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New York City bans the words ‘alien’ and ‘illegal’ when referring to immigrants from laws, documents

New York City has become the first major U.S. city to outlaw the use of terms such as ‘alien’ and ‘illegal’ when referring to immigrants in local legal documentation.

The terms will now be replaced with ‘noncitizen’.

NYC City Council passed the bill on Thursday that will get rid of the terms ‘alien’, ‘illegal immigrant’ and ‘illegal migrant’ from local laws, rules, orders, city documents and other materials.

Those who supported the legislation said the terms were used to ‘dehumanize’ people and praised the decision to remove them at a time when they claim the White House is engaging in ‘racist rhetoric’.

The bill was passed by 46 of the 50 city council members present. 

New York City has become the first major U.S. city to outlaw the use of terms such as 'alien' and 'illegal' when referring to immigrants in local legal documentation calling the terms 'degrading'. Pictured, New Yorkers arrested for protesting immigration camps

New York City has become the first major U.S. city to outlaw the use of terms such as 'alien' and 'illegal' when referring to immigrants in local legal documentation calling the terms 'degrading'. Pictured, New Yorkers arrested for protesting immigration camps

New York City has become the first major U.S. city to outlaw the use of terms such as ‘alien’ and ‘illegal’ when referring to immigrants in local legal documentation calling the terms ‘degrading’. Pictured, New Yorkers arrested for protesting immigration camps

City Council Speaker Corey Johnson welcomed the decision by NYC to become the first major U.S. city to outlaw the use of terms 'alien' and 'illegal' when referring to immigrants

City Council Speaker Corey Johnson welcomed the decision by NYC to become the first major U.S. city to outlaw the use of terms 'alien' and 'illegal' when referring to immigrants

City Council Speaker Corey Johnson welcomed the decision by NYC to become the first major U.S. city to outlaw the use of terms ‘alien’ and ‘illegal’ when referring to immigrants

‘No human being is illegal,’ said City Council Speaker Corey Johnson in a statement.

‘This degrading terminology never belonged in our laws, in our language, or in our lives. By taking this step, New York City would become the first major city in the United States to remove these offensive terms from its laws. It is my hope that other big cities will follow suit.’

The legislation was sponsored by Queens City Councilman Francisco Moya, who said it was not a question of political correctness but that the terms were outdated.

Moya added that they are often used to degrade an undocumented person.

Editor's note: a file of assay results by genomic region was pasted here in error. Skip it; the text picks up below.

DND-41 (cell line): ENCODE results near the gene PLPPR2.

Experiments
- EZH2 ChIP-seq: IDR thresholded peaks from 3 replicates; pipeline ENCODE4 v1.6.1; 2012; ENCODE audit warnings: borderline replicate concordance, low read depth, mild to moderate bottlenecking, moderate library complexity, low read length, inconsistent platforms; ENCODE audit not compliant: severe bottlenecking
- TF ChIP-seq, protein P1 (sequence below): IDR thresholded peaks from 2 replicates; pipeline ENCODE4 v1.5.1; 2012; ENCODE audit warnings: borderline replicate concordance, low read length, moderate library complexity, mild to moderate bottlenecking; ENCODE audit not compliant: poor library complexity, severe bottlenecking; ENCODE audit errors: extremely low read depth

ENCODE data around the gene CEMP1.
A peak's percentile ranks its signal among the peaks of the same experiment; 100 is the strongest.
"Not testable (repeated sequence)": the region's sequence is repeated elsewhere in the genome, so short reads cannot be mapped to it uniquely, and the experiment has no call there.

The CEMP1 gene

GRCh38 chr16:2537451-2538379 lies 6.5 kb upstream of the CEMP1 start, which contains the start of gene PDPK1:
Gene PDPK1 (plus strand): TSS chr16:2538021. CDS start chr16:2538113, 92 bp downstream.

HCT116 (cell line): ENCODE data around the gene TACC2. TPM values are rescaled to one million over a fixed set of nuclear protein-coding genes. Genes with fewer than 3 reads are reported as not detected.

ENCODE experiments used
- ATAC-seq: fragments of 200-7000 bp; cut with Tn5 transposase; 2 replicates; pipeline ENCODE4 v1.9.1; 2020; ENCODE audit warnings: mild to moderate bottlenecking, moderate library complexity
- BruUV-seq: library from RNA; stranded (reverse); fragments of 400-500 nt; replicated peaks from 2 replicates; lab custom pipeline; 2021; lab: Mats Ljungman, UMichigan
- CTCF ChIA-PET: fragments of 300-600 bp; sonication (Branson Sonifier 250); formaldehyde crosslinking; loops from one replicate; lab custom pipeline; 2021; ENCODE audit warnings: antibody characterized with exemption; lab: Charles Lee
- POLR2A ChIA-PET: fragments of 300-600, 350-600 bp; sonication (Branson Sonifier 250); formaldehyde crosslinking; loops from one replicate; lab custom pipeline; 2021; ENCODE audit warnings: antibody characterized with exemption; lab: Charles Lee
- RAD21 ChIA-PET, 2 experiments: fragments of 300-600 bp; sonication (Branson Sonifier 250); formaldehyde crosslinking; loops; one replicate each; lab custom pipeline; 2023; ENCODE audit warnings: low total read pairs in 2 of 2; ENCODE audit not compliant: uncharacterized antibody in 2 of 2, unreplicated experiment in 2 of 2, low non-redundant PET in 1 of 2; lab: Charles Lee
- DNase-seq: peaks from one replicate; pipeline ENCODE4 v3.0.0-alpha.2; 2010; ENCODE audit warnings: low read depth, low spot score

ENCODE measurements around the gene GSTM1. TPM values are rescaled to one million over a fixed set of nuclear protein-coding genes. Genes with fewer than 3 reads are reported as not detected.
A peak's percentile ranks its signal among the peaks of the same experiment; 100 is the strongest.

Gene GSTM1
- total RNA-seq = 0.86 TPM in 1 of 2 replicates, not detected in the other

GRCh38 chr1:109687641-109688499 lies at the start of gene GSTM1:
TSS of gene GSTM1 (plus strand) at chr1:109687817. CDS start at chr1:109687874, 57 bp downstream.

‘These words are outdated, and loaded words used to dehumanize the people they describe. It’s time to retire them,’ Moya said.

‘Words matter. The language we choose to use has power and consequences. It’s time we as a city use our language to acknowledge people as people, rather than to dehumanize them and divide us.’

The vote was also applauded by commissioner of NYC Immigrant Affairs, Bitta Mostofi, who stated: ‘At a time when the federal government is engaged in divisive policies and racist rhetoric, we are proud to have worked within the administration with the council to show that there is a better way, one that recognizes the humanity of New Yorkers.’

The legislation was co-sponsored by seven city council members from across Brooklyn, Queens and Manhattan.

Commissioner of NYC Immigrant Affairs, Bitta Mostofi, said that the decision came 'at a time when the federal government is engaged in divisive policies and racist rhetoric'

Commissioner of NYC Immigrant Affairs, Bitta Mostofi, said that the decision came 'at a time when the federal government is engaged in divisive policies and racist rhetoric'

Commissioner of NYC Immigrant Affairs, Bitta Mostofi, said that the decision came ‘at a time when the federal government is engaged in divisive policies and racist rhetoric’

The four that voted against included Staten Island’s Joe Borelli and Steven Matteo, Queens’ Robert Holden and Brooklyn’s Kalman Yeger.

Matteo claims that he voted against the legislation as it important to differentiate between different kinds of immigrants and noncitizens.

‘Not all noncitizens are the same. Some are tourists, students, or temporary or permanent legal residents, while others have entered and/or remain in this country unlawfully. This legislation is an ill-conceived attempt to erase these important distinctions from all city government publications,’ Matteo said, according to Staten Island Live.

Mayor Bill de Blasio must now sign the bill into law and the legislation will take effect 60 days after its enactment.

It will not affect any direct references in the City Charter or Administrative Code to a federal law or program.

According to Fox News, New York City’s Commission on Human Rights has already issued guidance making it illegal to use the terms ‘illegals’ or ‘illegal alien’ with the ‘intent to demean, humiliate or harass a person’ last October.

The guidance made the use of the terms in this manner punishable by a fine of up to $250,000.

Source: dailymail US

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